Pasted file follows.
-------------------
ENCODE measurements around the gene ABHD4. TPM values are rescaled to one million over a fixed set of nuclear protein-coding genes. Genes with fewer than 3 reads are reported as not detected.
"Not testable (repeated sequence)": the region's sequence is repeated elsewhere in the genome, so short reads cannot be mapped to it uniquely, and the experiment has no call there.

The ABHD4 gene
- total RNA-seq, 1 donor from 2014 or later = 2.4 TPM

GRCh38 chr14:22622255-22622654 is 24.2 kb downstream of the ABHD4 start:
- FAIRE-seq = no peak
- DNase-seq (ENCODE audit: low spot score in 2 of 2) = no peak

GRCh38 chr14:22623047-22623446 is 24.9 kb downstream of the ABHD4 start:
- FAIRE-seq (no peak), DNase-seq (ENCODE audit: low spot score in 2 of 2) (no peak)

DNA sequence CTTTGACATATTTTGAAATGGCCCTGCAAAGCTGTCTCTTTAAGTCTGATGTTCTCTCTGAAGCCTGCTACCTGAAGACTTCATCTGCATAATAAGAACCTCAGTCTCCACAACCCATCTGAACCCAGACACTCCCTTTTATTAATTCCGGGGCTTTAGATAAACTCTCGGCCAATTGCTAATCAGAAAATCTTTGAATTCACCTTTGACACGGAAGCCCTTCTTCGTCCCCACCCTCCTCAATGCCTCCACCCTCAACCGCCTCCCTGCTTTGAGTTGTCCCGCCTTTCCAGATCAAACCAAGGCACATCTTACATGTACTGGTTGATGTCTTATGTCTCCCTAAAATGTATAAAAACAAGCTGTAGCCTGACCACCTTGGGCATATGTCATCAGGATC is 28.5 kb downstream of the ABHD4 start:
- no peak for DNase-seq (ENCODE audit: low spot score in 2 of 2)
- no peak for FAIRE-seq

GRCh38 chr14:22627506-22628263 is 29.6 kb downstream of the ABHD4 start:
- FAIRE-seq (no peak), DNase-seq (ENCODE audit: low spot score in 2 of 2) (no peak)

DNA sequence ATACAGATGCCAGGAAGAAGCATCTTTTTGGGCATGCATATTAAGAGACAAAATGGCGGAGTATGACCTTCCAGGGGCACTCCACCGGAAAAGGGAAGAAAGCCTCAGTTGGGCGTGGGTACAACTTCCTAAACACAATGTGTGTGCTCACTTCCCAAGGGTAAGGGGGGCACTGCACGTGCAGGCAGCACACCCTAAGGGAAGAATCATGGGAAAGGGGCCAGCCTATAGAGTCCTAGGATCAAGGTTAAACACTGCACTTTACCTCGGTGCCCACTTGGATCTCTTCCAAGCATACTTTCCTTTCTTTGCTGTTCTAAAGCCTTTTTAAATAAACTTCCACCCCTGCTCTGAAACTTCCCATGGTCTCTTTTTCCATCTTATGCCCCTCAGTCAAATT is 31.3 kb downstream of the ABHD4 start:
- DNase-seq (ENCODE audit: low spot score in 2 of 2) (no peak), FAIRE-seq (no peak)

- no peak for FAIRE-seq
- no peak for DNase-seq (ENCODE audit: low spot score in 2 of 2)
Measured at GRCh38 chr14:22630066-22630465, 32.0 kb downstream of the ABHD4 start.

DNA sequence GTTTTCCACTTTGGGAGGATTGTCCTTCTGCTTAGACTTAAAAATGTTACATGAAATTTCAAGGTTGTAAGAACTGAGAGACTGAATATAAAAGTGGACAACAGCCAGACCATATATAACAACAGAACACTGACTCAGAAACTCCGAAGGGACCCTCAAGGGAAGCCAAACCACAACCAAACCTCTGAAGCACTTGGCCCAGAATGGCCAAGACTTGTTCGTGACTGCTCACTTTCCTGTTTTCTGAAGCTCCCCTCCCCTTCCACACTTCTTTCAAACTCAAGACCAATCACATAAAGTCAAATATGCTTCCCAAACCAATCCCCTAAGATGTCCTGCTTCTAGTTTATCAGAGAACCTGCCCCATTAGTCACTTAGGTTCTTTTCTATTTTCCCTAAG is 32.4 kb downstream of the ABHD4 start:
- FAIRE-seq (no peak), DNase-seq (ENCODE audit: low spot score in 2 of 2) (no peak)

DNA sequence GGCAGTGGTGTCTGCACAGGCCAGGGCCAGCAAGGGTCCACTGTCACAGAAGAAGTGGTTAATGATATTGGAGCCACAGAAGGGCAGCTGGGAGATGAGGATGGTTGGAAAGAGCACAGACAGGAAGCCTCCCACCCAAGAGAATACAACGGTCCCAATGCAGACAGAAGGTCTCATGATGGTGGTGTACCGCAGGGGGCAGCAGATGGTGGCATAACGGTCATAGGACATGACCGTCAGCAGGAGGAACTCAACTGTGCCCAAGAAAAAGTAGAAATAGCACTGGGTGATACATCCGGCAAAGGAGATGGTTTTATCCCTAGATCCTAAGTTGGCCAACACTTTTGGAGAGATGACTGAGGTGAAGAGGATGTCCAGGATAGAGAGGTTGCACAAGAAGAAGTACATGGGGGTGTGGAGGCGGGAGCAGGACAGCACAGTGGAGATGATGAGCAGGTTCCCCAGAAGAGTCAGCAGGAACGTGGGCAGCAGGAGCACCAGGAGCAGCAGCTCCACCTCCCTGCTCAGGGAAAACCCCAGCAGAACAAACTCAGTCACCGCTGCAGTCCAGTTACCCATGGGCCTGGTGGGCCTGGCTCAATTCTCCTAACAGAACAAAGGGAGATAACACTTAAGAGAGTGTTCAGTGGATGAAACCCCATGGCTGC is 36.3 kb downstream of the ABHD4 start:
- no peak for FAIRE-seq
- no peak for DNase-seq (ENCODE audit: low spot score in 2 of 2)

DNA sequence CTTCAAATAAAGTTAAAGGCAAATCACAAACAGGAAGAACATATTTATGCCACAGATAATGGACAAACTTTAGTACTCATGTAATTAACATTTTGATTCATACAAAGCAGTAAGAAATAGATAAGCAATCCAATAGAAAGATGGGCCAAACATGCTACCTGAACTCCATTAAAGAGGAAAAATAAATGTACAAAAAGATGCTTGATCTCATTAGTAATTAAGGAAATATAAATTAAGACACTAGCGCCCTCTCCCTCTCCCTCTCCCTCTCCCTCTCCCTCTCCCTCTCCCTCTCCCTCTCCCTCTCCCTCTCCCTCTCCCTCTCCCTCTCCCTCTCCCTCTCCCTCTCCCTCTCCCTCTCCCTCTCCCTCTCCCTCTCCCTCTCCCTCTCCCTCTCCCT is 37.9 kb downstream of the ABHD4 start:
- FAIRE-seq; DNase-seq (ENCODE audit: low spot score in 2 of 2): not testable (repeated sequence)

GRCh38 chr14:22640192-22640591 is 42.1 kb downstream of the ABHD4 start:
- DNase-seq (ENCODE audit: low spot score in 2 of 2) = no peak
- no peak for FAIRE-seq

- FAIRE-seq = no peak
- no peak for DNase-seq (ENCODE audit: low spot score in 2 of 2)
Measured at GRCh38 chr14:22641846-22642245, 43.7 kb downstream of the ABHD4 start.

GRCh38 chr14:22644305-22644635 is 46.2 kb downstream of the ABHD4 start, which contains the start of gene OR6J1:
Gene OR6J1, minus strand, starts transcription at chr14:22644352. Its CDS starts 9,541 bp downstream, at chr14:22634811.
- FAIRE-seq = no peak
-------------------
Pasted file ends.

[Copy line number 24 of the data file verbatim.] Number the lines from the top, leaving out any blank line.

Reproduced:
- no peak for DNase-seq (ENCODE audit: low spot score in 2 of 2)